Unpaid Family Care - Time to Treat It As Economic Reality

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FOR more than a year, a billboard in the Midwestern city where I grew up has carried an unusual message for men. ''Tell her what happened at the office today,'' a headline urges, followed by the subhead, ''A public service for wives.''

To illustrate the point, a cartoon drawing shows a husband sleeping in an easy chair while his wife shrugs her shoulders in weary resignation, as if he represents her only link to the ''real'' world beyond the kitchen.

As a plea for communication between spouses, the billboard may have its uses. But now that wives are almost as likely to be employed as their husbands, the sign appears to be a throwback to the 1950s, when many more women were at home. Its tone is subtly condescending, implying that home may be where the heart is, but it's definitely not where the action is.

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Those dismissive attitudes extend far beyond a billboard. Women caring for families remain largely invisible. Too often, the classic dinner-party question ''What do you do?'' produces barely stifled yawns when the response is, ''I'm a homemaker.''

Now a group of homemakers in Canada has taken an important first step in getting recognition for those who keep the home fires burning. The Canadian Alliance for Home Managers recently led a successful campaign to get unpaid work counted in the census next spring. Everyone completing the census form - men and women - will be asked how many hours a week they spend on housework and family care. By giving statistical weight to these responsibilities, the group hopes to make them more valued.

Carol Lees, president of the alliance, sees the victory as ''one of the most significant advances on behalf of women in decades. It makes this work visible in the government system.''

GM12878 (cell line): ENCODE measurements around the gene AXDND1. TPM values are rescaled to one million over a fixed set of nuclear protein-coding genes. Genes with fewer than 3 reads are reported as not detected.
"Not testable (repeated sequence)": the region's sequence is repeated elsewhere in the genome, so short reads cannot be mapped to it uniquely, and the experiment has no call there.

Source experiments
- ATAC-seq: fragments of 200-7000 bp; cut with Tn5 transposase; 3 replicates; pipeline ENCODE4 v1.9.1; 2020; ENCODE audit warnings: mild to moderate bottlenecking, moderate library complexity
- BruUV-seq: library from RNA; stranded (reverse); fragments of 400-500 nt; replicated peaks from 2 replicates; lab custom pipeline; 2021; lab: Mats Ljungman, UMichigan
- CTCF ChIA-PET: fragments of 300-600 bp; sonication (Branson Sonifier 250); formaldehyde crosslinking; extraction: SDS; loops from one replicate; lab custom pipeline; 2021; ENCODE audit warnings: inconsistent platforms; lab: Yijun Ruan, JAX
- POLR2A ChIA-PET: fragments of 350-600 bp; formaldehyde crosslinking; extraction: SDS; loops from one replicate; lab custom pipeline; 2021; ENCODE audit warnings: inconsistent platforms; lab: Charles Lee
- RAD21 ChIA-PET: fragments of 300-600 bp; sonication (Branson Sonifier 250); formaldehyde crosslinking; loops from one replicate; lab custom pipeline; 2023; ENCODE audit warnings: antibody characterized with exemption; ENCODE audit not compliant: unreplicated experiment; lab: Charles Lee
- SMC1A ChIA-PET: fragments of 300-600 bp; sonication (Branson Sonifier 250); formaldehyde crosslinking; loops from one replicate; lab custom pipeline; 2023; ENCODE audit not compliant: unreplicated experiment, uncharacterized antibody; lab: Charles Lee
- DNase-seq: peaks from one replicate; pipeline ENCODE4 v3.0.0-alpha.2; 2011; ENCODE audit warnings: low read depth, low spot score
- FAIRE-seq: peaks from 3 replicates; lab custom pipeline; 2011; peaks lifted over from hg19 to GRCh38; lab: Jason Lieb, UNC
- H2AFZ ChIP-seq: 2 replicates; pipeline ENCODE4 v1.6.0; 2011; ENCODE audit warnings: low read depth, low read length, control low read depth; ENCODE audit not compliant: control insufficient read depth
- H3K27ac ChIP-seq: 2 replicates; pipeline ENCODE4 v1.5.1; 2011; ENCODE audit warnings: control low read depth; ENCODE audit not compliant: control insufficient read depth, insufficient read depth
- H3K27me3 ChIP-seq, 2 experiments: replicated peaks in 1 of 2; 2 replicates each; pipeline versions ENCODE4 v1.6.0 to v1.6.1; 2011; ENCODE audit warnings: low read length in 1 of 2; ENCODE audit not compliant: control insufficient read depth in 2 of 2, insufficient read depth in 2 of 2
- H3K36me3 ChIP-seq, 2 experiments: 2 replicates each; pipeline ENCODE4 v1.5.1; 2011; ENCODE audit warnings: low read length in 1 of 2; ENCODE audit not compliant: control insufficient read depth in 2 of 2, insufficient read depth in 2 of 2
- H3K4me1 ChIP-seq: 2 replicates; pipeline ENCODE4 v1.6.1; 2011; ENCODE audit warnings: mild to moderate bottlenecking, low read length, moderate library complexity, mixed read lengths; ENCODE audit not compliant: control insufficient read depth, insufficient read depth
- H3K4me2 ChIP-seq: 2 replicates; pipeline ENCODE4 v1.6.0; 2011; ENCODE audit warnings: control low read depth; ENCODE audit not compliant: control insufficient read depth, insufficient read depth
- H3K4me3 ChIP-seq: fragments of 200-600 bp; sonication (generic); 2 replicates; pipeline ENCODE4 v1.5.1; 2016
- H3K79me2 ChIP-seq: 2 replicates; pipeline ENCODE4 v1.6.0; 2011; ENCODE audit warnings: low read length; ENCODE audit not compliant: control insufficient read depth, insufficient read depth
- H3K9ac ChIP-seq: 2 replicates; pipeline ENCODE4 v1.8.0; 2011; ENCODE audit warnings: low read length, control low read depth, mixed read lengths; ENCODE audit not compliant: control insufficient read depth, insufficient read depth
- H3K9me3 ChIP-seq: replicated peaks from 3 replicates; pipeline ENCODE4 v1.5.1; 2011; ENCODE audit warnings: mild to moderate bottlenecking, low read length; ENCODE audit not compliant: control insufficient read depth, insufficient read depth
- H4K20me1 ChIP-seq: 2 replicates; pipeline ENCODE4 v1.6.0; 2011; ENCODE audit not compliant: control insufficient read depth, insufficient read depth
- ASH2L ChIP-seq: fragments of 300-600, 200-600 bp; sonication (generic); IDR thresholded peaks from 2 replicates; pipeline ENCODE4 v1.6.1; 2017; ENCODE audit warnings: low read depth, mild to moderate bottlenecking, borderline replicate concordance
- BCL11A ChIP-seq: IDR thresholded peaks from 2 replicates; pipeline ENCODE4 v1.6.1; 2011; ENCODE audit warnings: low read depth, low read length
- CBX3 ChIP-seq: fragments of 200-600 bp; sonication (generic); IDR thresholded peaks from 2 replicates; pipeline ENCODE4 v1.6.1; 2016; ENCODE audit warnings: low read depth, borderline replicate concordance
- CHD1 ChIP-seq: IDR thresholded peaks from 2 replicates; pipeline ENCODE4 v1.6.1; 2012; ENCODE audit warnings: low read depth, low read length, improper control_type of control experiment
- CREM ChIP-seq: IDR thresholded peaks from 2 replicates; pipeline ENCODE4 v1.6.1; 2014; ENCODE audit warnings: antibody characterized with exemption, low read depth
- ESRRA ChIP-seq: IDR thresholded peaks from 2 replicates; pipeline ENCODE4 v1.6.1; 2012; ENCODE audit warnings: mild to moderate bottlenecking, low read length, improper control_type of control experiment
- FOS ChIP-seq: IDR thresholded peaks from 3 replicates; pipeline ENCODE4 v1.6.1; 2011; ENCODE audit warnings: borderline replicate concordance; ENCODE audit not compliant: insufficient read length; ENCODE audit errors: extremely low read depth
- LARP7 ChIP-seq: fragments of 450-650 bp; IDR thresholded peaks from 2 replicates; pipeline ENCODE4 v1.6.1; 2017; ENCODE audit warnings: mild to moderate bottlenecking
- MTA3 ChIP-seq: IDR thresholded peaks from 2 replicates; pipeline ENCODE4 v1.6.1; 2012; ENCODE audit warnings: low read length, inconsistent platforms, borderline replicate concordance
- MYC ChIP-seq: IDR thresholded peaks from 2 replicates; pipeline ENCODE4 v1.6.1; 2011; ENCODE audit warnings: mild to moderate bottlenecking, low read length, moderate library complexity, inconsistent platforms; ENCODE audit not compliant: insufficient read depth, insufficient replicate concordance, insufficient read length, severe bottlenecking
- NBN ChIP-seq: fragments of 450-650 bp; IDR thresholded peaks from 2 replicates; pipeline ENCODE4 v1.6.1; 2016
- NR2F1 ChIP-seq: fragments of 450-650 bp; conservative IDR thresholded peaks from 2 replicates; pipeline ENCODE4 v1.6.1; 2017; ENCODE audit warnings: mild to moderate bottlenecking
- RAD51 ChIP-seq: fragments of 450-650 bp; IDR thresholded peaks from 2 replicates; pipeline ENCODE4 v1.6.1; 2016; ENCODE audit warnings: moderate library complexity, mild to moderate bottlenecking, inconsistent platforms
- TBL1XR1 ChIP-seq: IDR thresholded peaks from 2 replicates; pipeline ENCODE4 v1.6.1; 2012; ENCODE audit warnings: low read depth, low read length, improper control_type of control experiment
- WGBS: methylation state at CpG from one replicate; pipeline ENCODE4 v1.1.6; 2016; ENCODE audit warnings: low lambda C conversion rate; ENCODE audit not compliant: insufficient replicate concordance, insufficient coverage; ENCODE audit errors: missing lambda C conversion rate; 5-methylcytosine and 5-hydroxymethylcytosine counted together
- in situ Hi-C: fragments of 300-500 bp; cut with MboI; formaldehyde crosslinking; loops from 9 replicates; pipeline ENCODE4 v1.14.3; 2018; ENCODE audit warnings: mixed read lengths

Mrs. Lees, a mother of three who has been at home for 18 years, explains that unpaid work is currently excluded from the accounting system the government uses to measure progress. ''If this work is invisible in national accounts, it's also invisible in policies and programs - it doesn't exist,'' she says.

In official documents, Lees notes, the Canadian government defines unpaid workers as ''unoccupied'' and ''unproductive'' - descriptions she calls ''devastating'' to home managers. ''When you devalue that work, you devalue the people who do it, who are primarily women,'' she says.

Yet these women want more than dignity. So essential are family care and housework, Lees says, that they must ultimately bring economic benefits as well. Issues such as pensions, child care, Social Security, and tax reform all bear relevance.

Efforts to quantify and value women's unpaid work and include it in economic statistics such as the gross national product carry ramifications for women and families throughout the world.

In theory, Americans celebrate the idea of home as a refuge, an essential haven for the family. From magazine articles about ''cocooning'' to books exploring the meaning of home, the subject is hot. Even the urbane New Yorker magazine devoted an entire issue this month to the theme of ''home.''

But in practice, the unpaid labor done there still gets ignored in answering two questions: ''What is work?'' and ''Who works?''

Some economists see the proper valuing of that work as central to progress in all areas of women's lives. Undervaluing women at home, they argue, leads to undervaluing them at work as well.

The women's movement and the domestic revolution of the past 30 years will never be complete until those who do all the unpaid and forever unfinished work in a home come to be regarded as every bit as worthy of being respected and counted as those with titles and paychecks.

Who knows? If efforts like those of the Canadian alliance spread, child-rearing might become so legitimate that Midwesterners will someday see a companion billboard for women reading, ''Tell him what you did at home today.''

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